October 13, 1914

Report from Captain Jeffries of E Company

Report from Captain Jeffries of E Company

Thousands of men have already died in the first few months of the war but for Market Harborough’s soldiers the latter months of 1914 is all about preparation – and waiting.

There are 129 men from the area in what has been named E Company of the 5th Leicesters. To get news of what they are doing is quite a coup for the Market Harborough Advertiser and it comes in the shape of a report from Captain H J F Jeffries.

E Company, like many groups around the country, are not facing the bullets and shells of the German Army but training hard – in Luton.

Captain Jeffries explains how the day begins at 6am with physical training exercises, followed by breakfast, which is followed by a march of three to six miles. There are also lectures in subjects like sanitation and use of field dressings.

It seems mundane and the account continues in the same vein with a detailed description of activities in the previous week. This, however, can be viewed in a different light with the perspective of a century later.

“Last week was given up to entrenching, which is an important part of a soldier’s training, as next to his rifle, the spade is a soldier’s best friend.

“We had a march of six miles each day to the position which was being entrenched and then a spell of digging from about 10 o’ clock until 4 or half past, and the march home, which made a hard day’s work.”

E Company will certainly be prepared for the trench warfare to come as Captain Jeffries continues. “On Thursday last we started before 6am and began digging at 8, had a hasty breakfast about 9.30 and carried on digging till 5 o’ clock with an hour off for dinner.”

The report is portentous but is immediately illuminating because of its mundane detail – and there is more to come in Captain Jeffries’ report. His next paragraph highlights just how annoyed we become at little things when times are relatively good.

“Tea should have been at 6, but the bread cart had got lost, owing to mis-directions, and nothing could be done but sit down and wait. The bread eventually arrived at 10 o’ clock and tea and bread and jam were then much appreciated.”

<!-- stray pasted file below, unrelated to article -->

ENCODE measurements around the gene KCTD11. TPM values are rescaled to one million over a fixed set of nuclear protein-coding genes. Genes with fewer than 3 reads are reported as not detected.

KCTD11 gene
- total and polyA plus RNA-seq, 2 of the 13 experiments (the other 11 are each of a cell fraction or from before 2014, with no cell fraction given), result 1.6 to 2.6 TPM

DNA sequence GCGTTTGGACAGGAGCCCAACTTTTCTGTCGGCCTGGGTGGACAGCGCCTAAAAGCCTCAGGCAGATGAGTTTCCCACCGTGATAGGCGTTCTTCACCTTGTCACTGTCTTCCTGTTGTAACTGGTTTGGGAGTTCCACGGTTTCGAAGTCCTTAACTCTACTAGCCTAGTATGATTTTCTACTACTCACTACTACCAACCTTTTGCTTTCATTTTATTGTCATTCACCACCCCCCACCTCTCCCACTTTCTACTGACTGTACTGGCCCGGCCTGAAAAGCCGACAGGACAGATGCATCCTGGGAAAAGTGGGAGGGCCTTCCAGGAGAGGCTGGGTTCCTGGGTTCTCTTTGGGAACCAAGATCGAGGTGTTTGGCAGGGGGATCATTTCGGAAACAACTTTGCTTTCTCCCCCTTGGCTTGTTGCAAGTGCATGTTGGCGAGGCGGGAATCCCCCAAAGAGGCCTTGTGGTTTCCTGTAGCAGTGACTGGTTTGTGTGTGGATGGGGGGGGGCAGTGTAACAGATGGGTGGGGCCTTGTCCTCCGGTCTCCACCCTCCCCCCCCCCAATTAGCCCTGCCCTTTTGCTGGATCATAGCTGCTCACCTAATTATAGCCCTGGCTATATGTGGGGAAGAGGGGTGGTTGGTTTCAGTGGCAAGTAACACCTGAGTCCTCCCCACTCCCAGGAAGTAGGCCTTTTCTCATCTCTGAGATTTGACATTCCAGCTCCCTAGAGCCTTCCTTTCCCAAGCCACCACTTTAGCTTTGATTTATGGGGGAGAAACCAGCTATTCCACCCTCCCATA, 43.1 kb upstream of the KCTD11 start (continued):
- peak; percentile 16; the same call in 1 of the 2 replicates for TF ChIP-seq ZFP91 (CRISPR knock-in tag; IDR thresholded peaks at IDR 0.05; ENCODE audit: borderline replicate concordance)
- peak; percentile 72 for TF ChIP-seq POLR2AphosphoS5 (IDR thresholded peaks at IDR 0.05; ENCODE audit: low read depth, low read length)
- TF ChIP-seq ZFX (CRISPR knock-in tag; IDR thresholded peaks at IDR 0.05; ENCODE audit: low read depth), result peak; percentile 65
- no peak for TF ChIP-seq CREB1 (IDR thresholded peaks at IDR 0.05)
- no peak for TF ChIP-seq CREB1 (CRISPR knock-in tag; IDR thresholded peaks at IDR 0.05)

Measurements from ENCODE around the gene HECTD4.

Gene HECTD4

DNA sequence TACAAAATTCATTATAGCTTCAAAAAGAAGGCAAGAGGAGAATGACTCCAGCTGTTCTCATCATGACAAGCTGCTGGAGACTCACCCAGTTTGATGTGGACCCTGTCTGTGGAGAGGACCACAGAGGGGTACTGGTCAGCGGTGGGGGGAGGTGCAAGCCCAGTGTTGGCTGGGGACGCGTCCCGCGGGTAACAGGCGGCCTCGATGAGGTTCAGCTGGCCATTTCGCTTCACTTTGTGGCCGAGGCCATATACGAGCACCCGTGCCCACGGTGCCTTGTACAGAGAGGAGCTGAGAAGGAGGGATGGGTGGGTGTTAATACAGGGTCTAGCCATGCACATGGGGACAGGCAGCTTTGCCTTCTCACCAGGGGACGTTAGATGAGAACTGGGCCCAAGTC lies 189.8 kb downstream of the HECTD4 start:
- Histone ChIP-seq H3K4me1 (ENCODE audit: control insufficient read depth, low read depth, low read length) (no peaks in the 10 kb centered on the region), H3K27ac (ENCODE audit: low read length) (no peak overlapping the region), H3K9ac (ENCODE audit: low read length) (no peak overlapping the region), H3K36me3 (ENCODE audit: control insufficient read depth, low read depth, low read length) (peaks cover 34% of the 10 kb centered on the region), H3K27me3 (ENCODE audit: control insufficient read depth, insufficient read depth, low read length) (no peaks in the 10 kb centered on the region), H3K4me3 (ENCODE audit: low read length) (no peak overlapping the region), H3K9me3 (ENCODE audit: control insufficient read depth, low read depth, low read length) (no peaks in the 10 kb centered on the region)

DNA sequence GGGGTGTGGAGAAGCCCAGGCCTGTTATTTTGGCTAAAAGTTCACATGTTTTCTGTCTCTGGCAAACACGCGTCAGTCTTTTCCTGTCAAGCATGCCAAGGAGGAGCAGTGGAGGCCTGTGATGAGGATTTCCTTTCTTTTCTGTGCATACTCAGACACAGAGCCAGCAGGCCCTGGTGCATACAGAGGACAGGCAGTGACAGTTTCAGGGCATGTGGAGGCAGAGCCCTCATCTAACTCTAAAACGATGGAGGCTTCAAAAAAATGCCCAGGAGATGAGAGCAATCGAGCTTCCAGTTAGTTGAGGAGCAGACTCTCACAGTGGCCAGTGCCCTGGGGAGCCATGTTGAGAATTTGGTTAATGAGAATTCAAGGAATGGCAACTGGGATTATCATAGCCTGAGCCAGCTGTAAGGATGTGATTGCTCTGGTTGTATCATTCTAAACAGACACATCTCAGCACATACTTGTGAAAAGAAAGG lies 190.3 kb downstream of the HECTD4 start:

This account will have been devoured by the readers of the Advertiser because it is the closest the newspaper gets to any action in this edition.

The front page, which is covered in lucrative adverts, has not a single mention of the war; page 2 does list all the enlisted young men from the villages surrounding Market Harborough but is mainly filled with more lucrative advertising – this time line ads mainly for houses to let; page 3 has the local news including Captain Jeffries’s report; and page 4 is a general round-up of local international news.

In fact the article from Captain Jeffries concludes with mounting excitement, even though it is only an exercise. “At 12 midnight we moved off and marched by road for three hours, we were then led across country until about 4.30am when we found ourselves about 800 yards from the enemy’s entrenched position, having marched some 16 or 18 miles.

“We then attacked in the grey hour preceding dawn and rushed up the slopes towards the trenches, eventually reaching them.”

For the readers of the Advertiser this vivid account will be much talked about and will fit in with the patriotic mood that is permeating the entire country: in essence our brave boys can suffer hardship but reach their goal.

However, we know with 21st century hindsight that many thousands of young men followed a similar battle plan to that outlined in Captain Jeffries’ report – and suffered a very different fate.

E Company had endured a mind-numbing 30 hours of digging, marching and delayed dinner but as Captain Jeffries reports “It says much for the fitness of the men that none fell out.”

However, the saddest sentence of the report comes directly after the one describing the ‘assault’ on the trenches before ‘eventually reaching them’.

Captain Jeffries writes just a single, poignant sentence which brings a smile to the 1914 reader but an imperceptible, knowing nod from the 2014 audience.

 “We laid down where we were and slept without rocking.”

  • Check out this week’s Harborough Mail for current news from the Market Harborough area.
  • My fellow researcher and De Montfort University colleague David Penman is conducting a similar real-time project with the Ashbourne Telegraph. Check out his Great War Reports.
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